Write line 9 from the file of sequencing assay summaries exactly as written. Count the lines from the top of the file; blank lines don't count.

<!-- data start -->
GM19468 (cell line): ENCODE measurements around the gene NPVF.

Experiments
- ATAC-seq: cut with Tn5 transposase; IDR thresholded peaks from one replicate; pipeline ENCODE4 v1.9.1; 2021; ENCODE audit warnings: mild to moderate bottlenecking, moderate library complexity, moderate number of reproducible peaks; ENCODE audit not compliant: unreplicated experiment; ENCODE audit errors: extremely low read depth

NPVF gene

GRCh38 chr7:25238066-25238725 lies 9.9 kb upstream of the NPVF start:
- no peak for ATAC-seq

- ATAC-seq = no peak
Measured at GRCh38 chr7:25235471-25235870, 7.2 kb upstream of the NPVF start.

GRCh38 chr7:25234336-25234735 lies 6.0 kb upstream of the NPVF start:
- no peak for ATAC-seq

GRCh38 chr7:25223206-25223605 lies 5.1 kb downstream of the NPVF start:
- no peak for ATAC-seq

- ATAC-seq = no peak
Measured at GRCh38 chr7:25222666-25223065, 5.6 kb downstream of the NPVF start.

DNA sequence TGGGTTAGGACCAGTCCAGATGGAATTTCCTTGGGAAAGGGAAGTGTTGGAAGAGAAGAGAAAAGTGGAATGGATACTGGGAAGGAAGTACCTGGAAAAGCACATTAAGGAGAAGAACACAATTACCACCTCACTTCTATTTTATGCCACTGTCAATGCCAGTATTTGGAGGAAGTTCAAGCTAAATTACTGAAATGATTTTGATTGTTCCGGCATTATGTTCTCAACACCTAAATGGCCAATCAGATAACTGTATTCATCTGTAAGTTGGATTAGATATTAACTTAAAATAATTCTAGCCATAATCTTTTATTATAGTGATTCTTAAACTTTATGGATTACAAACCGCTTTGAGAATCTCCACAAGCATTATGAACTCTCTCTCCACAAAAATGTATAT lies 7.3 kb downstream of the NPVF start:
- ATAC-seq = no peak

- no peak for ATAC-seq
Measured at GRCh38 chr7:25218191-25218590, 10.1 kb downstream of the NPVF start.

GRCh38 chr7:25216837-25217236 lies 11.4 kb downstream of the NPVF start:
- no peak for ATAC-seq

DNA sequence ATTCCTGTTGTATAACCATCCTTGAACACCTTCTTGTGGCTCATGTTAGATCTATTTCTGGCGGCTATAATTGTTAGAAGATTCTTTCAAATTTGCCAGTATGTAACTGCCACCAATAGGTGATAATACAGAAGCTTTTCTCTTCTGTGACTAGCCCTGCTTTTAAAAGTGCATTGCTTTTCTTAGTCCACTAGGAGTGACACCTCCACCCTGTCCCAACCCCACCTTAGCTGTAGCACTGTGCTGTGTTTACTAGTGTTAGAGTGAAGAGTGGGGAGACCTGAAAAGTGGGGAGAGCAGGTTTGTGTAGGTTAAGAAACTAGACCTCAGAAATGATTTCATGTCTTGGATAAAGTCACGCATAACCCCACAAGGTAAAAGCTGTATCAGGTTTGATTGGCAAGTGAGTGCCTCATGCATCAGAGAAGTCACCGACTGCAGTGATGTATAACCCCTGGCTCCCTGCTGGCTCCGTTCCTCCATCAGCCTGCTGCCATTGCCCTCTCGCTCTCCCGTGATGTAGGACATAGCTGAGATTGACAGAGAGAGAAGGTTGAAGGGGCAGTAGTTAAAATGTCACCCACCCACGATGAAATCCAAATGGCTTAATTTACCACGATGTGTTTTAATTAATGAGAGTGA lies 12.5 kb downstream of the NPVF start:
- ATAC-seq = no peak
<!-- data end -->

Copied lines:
GRCh38 chr7:25234336-25234735 lies 6.0 kb upstream of the NPVF start: